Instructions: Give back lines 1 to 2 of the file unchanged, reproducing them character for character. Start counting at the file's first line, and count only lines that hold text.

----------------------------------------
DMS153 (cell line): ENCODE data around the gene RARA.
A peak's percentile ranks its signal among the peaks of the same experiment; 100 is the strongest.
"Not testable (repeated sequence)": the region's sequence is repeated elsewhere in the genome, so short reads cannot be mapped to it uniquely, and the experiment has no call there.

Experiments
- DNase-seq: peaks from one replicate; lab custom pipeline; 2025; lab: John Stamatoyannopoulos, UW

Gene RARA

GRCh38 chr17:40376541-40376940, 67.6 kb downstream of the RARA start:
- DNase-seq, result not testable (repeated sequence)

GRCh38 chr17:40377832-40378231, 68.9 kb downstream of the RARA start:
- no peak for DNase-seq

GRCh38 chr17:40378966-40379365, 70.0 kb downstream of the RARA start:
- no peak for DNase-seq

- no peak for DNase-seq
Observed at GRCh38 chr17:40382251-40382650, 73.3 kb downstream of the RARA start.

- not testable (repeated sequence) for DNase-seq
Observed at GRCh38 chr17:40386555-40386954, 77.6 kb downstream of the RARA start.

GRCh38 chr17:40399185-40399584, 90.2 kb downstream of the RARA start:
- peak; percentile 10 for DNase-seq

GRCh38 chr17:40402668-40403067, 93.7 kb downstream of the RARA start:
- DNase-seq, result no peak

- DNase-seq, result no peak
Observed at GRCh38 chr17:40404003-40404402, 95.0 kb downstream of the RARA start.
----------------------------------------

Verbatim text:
DMS153 (cell line): ENCODE data around the gene RARA.
A peak's percentile ranks its signal among the peaks of the same experiment; 100 is the strongest.